It wasn't terrible.  Parts were entertaining and harkened back to classic faerie tales (including actual faeries - possibly the best part of the film).  But man, I started to cringe every time someone opened his or her mouths to deliver the next speech.  I blame the script.  No, I blame myself, for I chose to watch.  This is the sort of film I would highly recommend if it happens to be on cable and you are stuck at home giving a bottle to a newborn on a Saturday afternoon.  I am only mildly disappointed in myself for seeing this in the theater as it was a matinee and I paid half price. 

(Yes, apart from being caustic in my poorly expressed opinions I am also an unrepentant tightwad.)

All your base are belong to baby

My first child, Liliana Lenore Cook, was born 6 weeks ago on 04/25/12 at 12:37am.  She was born 6 weeks early (due tomorrow, June 9th).  She didn't need help breathing at all and sucked down 60oz of formula the first hour after she was born.  Since that time, every waking moment is spent either sleeping, taking care of the baby, or thinking about the baby and my wife while I'm at work.  We divided up the night into two shifts:  I sleep 8pm to 1am, and she sleeps 1am to 6am.  We keep the baby in the living room so the other can sleep. 

Taking care of Lily is a wonderful thing, but of course, leaves zero time to game.  I haven't met with my gaming group for about 3 months now.  I wouldn't trade the experience for anything, of course.  She's changed me so much already, I wonder if I'll even want to game once she's old enough to sleep though the night and we're not feeding her every two hours.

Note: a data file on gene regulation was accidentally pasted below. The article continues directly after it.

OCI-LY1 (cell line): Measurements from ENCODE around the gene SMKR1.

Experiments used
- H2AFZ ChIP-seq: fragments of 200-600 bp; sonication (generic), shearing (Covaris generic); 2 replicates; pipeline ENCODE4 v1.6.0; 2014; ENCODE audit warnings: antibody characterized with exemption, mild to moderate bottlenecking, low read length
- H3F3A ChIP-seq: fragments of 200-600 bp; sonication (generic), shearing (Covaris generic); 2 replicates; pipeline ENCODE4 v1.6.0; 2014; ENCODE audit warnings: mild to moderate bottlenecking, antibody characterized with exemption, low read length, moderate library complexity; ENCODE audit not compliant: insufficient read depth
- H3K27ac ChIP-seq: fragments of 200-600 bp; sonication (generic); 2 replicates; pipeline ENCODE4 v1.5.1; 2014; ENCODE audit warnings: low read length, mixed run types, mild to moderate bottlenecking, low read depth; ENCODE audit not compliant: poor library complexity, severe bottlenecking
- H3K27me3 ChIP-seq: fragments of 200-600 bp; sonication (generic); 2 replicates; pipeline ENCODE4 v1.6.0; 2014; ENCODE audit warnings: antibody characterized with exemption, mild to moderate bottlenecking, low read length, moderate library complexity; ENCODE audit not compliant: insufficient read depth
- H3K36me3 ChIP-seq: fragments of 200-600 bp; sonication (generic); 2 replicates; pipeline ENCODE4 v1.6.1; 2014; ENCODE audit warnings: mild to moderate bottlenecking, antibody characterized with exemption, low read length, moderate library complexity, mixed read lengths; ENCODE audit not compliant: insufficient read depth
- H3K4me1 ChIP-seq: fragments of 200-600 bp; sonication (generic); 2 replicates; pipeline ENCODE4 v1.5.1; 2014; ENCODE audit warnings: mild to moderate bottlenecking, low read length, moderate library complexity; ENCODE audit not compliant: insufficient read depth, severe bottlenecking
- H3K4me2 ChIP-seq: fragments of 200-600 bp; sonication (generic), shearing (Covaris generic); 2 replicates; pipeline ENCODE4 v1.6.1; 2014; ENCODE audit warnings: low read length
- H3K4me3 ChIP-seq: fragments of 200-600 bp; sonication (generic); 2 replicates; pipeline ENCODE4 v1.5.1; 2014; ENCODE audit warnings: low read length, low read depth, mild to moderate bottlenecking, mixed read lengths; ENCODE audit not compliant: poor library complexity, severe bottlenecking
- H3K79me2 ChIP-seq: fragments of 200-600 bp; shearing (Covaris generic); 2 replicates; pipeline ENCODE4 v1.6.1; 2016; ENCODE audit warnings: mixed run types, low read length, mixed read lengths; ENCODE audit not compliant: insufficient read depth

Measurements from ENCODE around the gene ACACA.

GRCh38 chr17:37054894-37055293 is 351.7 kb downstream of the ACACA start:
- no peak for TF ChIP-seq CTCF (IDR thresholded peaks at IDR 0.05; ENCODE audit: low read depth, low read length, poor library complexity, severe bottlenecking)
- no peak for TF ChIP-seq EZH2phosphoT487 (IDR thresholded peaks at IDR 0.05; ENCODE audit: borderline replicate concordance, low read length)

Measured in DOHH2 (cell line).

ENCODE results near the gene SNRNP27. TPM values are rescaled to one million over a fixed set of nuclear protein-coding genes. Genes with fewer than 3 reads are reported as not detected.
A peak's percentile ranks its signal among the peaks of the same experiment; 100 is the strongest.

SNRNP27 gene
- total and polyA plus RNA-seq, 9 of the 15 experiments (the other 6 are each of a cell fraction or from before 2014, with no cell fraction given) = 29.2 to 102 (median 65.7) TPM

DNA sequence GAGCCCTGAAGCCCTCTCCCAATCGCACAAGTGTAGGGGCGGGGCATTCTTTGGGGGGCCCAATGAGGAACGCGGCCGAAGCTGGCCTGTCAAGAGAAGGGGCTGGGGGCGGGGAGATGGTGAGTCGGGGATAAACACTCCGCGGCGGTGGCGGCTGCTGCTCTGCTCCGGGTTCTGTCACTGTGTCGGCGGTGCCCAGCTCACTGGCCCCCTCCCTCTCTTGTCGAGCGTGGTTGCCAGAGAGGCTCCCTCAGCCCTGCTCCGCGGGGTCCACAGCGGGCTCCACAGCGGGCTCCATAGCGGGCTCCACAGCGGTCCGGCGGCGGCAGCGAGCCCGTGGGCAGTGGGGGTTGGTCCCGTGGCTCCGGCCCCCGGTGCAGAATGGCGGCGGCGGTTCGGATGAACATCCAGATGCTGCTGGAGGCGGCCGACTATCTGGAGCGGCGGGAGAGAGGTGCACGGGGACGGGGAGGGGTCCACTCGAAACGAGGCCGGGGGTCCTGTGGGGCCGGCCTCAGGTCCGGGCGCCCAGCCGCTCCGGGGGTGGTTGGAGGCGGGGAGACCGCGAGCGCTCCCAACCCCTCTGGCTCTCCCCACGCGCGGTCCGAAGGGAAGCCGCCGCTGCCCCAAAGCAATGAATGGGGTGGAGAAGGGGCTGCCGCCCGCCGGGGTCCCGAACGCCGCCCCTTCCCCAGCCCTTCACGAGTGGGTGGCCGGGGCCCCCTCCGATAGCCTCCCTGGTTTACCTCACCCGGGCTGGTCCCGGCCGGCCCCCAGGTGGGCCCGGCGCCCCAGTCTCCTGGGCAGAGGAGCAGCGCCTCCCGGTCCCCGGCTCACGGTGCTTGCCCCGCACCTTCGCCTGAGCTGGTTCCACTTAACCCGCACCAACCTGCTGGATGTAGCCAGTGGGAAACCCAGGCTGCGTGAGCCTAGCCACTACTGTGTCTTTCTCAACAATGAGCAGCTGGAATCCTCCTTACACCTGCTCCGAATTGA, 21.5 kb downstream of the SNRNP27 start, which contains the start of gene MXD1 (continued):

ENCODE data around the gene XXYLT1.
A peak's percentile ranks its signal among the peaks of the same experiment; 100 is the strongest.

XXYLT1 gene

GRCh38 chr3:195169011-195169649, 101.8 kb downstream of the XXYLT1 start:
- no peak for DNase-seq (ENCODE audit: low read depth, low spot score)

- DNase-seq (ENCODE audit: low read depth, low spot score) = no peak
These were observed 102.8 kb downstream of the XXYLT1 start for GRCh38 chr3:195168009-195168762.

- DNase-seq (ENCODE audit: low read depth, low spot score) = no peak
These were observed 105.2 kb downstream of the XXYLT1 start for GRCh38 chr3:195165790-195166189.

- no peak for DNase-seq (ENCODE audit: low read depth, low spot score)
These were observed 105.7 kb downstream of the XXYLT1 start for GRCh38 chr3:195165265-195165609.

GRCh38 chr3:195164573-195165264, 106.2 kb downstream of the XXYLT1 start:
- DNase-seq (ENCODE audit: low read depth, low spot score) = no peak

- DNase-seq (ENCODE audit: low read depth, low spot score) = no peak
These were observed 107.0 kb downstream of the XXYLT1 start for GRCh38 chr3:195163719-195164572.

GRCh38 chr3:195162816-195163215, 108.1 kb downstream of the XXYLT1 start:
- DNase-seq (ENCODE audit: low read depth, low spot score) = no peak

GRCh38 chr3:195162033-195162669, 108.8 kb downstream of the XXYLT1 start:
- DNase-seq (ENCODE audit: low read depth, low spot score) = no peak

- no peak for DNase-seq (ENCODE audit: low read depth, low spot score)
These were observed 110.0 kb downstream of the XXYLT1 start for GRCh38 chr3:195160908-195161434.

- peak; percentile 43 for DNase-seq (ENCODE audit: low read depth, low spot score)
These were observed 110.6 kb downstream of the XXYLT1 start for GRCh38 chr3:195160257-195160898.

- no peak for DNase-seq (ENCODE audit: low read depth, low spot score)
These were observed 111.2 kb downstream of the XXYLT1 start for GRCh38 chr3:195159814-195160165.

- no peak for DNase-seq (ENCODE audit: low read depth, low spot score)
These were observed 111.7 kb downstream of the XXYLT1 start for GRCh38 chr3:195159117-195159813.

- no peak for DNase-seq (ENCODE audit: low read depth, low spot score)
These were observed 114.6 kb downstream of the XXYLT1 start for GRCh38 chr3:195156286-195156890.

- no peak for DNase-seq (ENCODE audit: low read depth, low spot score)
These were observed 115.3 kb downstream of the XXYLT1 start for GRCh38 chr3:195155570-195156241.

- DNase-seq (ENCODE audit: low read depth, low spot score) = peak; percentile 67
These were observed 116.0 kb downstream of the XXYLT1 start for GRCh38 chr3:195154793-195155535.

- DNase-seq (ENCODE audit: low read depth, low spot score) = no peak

Thursday, June 7, 2012

In the beginning

The first time I DM'd a game of 1st edition D&D, I didn't own a rule book, I hadn't prepared an adventure, and I'd never met all but one of the players I started with.  There were no minis, it was all 'theater of the mind', and I'd only played the game as a player 3, maybe four times.  Sounds like a recipe for disaster, right?  I don't remember much of what happened.  I let each player start with two characters with the understanding that there would be a high mortality rate.  Two characters did die that night, one turned to stone by a basilisk and one eaten by a black pudding that dropped from the ceiling over a pile of bones and a few coins (no one looked up).  I had no concept of what challenges were appropriate to a 1st level party.  There was a little griping, but mostly the players liked the session, and we kept playing for nearly 5 years afterward.  Some of the players said I was the best DM they ever had.

From that brief experience, I'd already become frustrated with some of the mechanics of the game (the monster's taken 50 points of damage, but still functions the with the same effectiveness as when he had taken no damage?).  But I didn't care about mechanics, except as they affected the players feeling like they were having a cinematic experience.  I wouldn't have put it in those terms then.  What I wanted was to evoke the kind of reaction I had had like the first time I saw the movie 'Highlander'.  I wanted their imaginations firing on all cylinders.  I wanted them to feel at least on some level that they really were in another world, being another person, experiencing things that couldn't happen in the real world.